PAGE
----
Making invisible infrared radiation visible — The Earth's atmosphere consists mainly of nitrogen and oxygen. Greenhouse gases such as carbon dioxide and methane are only present in trace amounts, but still have a major impact! So what happens to the temperature of the atmosphere when humans release large amounts of CO2 into the atmosphere by burning fossil fuels? Pupils can explore this with the thermal imaging camera and understand the significance of the Earth's radiation budget and climate change.

Cola: the calorie bomb

How much sugar is hidden in our drinks? — We all know that candy contains a lot of sugar. But what is often overlooked is the unexpectedly high amount of sugar in our soft drinks. With the aid of hollow prisms placed in various liquids, we can measure how many sugar cubes are actually dissolved in a bottle of cola. The result is surprising!

3D vision

Building our own 3D cinema — Many movies are now shot in 3D. It is becoming standard that you receive not only a ticket, but also a pair of 3D glasses at the box office. But how are 3D effects produced, anyway? Using a simple structure, once can recreate this effect in the lab by taking advantage of different polarizations of light waves.

Transmitting data

There’s music in the laser! — Over the internet, screeds of data can be sent around the globe within a very short time. To experience how data is sent by means of light, students can transmit music from a smartphone via laser. When the laser beam hits the detector, the party gets started in the student lab!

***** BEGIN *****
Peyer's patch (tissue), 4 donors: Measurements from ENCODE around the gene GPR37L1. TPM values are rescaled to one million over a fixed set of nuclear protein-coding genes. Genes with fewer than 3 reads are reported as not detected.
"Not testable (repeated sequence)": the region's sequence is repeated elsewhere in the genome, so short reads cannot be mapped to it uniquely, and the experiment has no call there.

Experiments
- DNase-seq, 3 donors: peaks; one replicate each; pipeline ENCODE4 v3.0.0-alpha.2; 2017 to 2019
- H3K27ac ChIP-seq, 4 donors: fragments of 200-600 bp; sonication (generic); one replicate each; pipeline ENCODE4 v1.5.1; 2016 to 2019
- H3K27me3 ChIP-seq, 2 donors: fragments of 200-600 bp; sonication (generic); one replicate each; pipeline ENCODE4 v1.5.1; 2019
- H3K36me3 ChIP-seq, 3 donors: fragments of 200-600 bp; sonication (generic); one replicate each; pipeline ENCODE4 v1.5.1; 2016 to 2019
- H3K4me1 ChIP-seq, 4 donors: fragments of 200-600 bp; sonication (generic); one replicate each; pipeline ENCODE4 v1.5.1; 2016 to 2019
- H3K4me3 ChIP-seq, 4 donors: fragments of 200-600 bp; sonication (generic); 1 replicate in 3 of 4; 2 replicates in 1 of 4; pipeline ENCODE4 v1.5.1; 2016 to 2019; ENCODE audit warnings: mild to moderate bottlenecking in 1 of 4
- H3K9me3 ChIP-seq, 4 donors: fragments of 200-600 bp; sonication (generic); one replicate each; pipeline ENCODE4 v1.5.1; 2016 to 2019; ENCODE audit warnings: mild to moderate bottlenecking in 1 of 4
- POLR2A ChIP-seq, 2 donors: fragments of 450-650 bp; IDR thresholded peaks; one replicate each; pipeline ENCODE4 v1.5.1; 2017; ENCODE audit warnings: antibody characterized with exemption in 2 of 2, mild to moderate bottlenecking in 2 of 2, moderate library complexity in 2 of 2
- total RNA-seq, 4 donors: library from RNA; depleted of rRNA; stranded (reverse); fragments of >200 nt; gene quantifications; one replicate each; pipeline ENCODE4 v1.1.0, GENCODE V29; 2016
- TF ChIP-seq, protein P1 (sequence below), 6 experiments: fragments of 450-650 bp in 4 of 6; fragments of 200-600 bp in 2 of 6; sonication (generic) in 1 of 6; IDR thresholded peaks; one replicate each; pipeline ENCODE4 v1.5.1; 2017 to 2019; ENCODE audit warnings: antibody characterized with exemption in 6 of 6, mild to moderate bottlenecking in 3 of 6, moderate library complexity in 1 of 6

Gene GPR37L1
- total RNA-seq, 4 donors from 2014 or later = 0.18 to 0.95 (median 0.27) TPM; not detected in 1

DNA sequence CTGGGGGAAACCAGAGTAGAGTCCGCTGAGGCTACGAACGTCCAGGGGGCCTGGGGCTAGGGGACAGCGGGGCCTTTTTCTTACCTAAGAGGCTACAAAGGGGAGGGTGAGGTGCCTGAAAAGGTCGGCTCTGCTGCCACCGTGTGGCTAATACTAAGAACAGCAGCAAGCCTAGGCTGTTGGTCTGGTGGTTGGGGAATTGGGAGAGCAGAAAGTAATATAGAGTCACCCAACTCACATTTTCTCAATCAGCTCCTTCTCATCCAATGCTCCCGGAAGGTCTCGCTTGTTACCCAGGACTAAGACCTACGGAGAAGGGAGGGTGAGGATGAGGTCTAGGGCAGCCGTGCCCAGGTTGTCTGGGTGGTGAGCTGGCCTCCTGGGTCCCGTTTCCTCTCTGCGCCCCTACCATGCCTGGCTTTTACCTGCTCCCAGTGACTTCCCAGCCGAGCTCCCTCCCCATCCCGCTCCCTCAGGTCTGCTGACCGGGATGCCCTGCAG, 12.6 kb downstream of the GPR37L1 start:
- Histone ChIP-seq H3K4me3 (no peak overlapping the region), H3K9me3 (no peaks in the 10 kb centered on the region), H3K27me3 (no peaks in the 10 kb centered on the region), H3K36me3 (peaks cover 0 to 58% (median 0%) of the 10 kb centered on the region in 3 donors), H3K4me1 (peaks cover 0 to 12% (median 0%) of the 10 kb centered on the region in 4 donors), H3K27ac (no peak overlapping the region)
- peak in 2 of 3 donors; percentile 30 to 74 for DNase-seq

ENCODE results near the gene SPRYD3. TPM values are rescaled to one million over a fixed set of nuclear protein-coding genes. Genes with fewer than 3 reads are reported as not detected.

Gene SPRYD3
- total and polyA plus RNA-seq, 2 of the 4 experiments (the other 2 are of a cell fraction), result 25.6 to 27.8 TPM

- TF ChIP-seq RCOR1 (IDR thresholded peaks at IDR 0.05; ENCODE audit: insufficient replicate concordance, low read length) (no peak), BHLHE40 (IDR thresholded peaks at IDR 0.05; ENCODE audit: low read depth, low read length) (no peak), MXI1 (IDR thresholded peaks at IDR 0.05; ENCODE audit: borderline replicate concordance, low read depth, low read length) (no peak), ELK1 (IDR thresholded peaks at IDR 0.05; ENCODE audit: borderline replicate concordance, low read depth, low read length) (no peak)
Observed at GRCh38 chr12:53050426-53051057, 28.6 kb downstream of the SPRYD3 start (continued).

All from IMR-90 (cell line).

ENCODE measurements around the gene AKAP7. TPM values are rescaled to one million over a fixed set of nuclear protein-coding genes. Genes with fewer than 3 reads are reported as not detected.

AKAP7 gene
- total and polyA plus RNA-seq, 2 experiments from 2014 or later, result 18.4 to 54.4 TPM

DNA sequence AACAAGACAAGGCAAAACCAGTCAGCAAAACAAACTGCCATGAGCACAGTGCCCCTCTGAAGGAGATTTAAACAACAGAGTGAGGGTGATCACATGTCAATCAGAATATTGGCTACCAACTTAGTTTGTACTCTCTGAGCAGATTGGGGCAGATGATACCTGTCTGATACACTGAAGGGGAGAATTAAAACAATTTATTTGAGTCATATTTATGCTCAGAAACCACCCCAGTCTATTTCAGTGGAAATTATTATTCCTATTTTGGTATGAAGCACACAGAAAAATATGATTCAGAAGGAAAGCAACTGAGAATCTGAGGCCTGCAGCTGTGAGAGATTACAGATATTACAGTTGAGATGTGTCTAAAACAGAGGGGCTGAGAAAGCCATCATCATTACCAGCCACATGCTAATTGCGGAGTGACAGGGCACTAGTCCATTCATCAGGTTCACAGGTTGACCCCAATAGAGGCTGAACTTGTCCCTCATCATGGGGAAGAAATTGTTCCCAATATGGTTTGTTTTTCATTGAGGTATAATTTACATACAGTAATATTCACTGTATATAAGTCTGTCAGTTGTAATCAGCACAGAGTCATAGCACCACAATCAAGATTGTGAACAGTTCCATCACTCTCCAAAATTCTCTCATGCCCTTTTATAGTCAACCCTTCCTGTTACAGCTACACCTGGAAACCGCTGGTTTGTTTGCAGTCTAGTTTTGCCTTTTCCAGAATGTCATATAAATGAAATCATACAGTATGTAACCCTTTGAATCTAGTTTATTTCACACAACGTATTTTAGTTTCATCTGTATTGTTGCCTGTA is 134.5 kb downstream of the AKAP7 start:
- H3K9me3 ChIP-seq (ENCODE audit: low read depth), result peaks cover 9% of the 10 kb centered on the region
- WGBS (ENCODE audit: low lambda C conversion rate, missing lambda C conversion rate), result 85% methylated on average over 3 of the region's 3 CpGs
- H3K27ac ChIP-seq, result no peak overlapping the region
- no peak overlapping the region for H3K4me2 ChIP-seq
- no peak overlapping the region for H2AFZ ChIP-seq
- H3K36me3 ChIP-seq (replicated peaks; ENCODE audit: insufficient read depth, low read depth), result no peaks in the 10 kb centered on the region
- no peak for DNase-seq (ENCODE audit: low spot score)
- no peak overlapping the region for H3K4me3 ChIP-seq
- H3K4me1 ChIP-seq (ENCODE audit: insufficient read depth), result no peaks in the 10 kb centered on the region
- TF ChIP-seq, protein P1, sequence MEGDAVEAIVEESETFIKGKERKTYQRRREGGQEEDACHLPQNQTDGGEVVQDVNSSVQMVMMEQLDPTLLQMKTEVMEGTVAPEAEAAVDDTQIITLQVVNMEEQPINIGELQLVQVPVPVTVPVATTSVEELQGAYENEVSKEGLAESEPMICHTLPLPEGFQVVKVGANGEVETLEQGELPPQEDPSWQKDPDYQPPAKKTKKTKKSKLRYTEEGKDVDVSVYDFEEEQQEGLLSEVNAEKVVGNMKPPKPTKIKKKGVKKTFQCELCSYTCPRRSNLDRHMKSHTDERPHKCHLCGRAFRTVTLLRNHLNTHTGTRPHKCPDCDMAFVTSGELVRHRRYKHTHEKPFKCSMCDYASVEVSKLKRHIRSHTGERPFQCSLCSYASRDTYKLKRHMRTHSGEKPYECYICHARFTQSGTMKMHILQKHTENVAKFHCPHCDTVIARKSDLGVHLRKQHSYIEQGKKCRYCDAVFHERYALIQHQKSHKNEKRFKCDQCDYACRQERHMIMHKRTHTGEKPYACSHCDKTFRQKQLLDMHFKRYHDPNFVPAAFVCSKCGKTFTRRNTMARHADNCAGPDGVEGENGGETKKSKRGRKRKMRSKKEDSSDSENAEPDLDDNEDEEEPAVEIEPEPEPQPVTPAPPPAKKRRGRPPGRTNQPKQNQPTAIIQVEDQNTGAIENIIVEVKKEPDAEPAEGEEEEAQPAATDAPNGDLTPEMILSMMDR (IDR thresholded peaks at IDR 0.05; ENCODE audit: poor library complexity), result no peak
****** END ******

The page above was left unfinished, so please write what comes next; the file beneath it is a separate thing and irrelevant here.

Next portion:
Quantum Random

Generate real random numbers yourself. — This is possible with our quantum random number generator! Most random numbers used in encryption are calculated "pseudo-random numbers" and therefore not really random. However, with the help of quantum physics and single photons, real random numbers can be generated and checked for their randomness.


How we can fool the senses! — Normally, light moves in a straight line. But under certain circumstances, light can travel in a curve, even without being encased in a glass fiber. Using a specially prepared sugar solution we can make a laser beam bend, and therefore understand why oases, which are not actually there, can sometimes appear in the desert.

Water as a conductor

We “lock up” light! — How is it possible that we can send light around the world using glass fibers? Why does light allow itself to be “imprisoned” in these fibers, and travel a curving path? In the student lab, we can illustrate this effect by capturing laser light in a jet of water and observing total reflection at work. Without any specialist tools, it can be understood that light does not always take the straight path.

The speed of light

Nothing in the universe is faster — In a single second, light can travel from the earth to the moon. Even to travel the huge distance from the sun to the earth, light needs less than 9 minutes – that’s for 150 million kilometers. Since light is very fast, but nonetheless has a limited speed, you can use it to rapidly measure positions. This is because at different distances, tiny time differences arise on light’s journey to various destinations. This we use not only for GPS, but also at our student lab!